A leading Canadian immigration expert has called on the Canadian government to consider replacing the country’s current Temporary Foreign Worker (TFW) system, with a low-skilled immigration programme.
Canada’s TFW system has been the source of much criticism in recent months, amid claims that temporary low-paid foreign workers are taking unskilled jobs that there are more than sufficient numbers of Canadians to fill – something which is not supposed to happen through the current system.
And according to Jeffrey Reitz, an immigration expert at the University of Toronto, the government should consider allowing more low-skilled immigrants into Canada on a permanent basis, on the proviso that they settle in regions of the country with acute labour shortages.
“That would certainly be a possibility since we haven’t been bringing people in on a permanent basis at low-skill levels,” he said. “It may be that our economy hinges on having more unskilled workers coming in as permanent immigrants.”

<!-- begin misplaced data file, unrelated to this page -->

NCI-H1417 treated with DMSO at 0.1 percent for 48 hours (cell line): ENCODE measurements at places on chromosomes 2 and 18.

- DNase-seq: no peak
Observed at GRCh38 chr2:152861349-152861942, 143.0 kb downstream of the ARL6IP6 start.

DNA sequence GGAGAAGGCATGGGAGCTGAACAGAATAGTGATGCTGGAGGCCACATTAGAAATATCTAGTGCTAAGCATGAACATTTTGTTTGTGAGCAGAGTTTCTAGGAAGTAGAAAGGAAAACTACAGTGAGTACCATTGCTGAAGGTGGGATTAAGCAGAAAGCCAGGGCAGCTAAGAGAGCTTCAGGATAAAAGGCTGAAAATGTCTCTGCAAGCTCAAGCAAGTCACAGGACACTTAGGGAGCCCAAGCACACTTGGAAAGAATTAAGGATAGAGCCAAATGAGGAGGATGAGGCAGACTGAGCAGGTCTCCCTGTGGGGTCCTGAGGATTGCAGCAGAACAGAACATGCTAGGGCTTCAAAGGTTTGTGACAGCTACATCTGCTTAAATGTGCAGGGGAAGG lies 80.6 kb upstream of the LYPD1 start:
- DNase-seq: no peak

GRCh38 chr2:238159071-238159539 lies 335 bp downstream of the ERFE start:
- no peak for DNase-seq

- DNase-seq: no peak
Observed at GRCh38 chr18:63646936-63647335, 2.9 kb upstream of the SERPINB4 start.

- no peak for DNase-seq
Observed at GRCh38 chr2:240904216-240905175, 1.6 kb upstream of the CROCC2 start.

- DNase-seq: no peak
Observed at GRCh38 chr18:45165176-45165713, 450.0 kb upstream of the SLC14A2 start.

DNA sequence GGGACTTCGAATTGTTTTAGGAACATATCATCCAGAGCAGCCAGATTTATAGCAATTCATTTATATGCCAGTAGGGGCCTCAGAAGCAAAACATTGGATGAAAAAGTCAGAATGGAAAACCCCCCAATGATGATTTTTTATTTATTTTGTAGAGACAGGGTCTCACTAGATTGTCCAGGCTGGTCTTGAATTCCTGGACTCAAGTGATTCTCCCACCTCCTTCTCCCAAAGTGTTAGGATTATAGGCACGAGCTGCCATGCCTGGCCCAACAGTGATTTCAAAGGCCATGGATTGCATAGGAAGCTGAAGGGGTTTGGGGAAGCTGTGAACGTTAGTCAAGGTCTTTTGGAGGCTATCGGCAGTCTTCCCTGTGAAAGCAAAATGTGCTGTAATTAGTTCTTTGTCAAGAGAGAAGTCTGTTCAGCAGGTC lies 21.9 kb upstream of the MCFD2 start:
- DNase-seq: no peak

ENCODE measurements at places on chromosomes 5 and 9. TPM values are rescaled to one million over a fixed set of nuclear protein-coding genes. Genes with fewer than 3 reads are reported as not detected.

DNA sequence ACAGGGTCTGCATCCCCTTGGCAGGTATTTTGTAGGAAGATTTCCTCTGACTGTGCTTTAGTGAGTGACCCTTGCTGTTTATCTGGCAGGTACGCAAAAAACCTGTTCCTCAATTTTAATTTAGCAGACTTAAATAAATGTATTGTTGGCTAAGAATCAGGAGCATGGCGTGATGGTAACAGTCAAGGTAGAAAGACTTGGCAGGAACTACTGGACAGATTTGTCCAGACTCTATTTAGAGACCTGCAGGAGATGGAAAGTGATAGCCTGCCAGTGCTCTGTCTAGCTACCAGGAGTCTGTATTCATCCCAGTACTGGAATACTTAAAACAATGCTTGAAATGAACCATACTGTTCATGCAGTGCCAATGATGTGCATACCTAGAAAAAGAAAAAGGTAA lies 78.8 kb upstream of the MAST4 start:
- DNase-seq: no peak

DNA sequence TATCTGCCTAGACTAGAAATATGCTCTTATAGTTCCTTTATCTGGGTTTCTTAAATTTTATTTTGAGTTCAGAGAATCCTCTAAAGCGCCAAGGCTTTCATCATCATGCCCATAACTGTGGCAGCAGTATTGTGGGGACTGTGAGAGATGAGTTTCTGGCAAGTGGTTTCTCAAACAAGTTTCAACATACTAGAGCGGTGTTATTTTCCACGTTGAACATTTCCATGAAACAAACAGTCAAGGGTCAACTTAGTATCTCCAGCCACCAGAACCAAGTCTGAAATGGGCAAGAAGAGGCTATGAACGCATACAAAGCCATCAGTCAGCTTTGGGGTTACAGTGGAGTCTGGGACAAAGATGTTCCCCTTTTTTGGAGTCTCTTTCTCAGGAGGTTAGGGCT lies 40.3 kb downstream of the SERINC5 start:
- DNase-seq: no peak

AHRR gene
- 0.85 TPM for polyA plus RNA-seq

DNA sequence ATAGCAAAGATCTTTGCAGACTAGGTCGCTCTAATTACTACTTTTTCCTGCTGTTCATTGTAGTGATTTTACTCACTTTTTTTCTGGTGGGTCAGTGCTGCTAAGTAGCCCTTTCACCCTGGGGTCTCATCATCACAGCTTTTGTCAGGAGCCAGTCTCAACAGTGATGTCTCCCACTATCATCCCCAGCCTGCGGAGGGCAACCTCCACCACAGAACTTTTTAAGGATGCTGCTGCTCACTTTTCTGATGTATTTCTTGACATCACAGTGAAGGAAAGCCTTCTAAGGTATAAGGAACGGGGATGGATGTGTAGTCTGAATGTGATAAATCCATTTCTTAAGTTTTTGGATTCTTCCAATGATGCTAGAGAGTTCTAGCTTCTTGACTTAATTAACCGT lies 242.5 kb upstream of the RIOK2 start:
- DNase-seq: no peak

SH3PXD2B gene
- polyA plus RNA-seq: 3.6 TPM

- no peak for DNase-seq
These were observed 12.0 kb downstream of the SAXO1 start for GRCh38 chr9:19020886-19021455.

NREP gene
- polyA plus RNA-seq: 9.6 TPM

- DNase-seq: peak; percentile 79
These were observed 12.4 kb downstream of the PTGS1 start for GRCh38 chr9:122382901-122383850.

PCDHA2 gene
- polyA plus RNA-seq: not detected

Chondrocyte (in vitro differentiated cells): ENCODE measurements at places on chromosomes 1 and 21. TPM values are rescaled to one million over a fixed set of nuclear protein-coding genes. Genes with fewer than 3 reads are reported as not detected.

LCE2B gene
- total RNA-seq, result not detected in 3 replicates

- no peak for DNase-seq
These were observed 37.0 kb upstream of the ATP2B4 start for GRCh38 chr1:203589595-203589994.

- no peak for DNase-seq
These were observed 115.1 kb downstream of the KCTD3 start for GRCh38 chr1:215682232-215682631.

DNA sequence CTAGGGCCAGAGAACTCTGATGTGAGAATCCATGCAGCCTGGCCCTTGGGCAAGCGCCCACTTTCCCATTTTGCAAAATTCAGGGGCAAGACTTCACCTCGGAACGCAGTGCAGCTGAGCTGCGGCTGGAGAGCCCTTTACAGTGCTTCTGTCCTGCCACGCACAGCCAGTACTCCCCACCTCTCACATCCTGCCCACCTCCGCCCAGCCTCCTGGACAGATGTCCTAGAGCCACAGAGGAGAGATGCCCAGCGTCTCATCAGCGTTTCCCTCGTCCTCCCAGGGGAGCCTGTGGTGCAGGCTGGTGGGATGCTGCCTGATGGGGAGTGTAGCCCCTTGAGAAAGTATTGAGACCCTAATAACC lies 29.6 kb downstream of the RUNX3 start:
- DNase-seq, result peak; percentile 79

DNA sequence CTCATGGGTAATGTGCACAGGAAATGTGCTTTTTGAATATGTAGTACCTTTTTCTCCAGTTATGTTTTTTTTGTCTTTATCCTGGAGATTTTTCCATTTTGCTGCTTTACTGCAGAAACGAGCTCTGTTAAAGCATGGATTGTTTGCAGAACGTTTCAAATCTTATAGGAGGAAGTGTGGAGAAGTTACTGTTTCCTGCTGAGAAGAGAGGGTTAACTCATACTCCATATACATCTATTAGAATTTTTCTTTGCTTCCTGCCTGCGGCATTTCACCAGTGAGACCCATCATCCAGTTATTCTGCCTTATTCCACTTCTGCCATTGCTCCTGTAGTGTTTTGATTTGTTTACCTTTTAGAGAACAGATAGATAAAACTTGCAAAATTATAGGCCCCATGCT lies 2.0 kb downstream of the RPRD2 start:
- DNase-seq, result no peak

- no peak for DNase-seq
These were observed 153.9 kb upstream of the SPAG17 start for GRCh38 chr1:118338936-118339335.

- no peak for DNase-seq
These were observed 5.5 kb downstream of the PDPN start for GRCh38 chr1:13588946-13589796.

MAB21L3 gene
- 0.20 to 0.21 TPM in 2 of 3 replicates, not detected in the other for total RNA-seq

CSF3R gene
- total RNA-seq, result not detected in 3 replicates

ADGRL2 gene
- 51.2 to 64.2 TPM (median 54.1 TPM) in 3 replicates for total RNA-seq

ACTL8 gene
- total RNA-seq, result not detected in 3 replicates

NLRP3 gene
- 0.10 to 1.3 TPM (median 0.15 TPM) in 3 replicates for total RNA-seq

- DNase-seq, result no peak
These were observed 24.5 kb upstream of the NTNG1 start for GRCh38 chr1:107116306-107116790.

However, Dan Kelly, head of the Canadian Federation of Independent Business, believes that while Reitz’s suggestion certainly makes sense, it is unlikely to happen.
“The only way you could scrap the [TFW] programme entirely would be to fix the permanent immigration system and allow employers access to immigrants of all skill levels,” he explained. “Unfortunately, that’s not on the table – even though we really need to fill low-skill jobs, too – because it would violate the so-called Canadian consensus that we only want to attract the best and the brightest to our shores.”
Currently, the federal skilled immigration programme only lists occupations deemed to require skilled workers. However, some Provincial Nominee Programmes do provide routes for a limited number of low-skilled workers to settle in their province each year.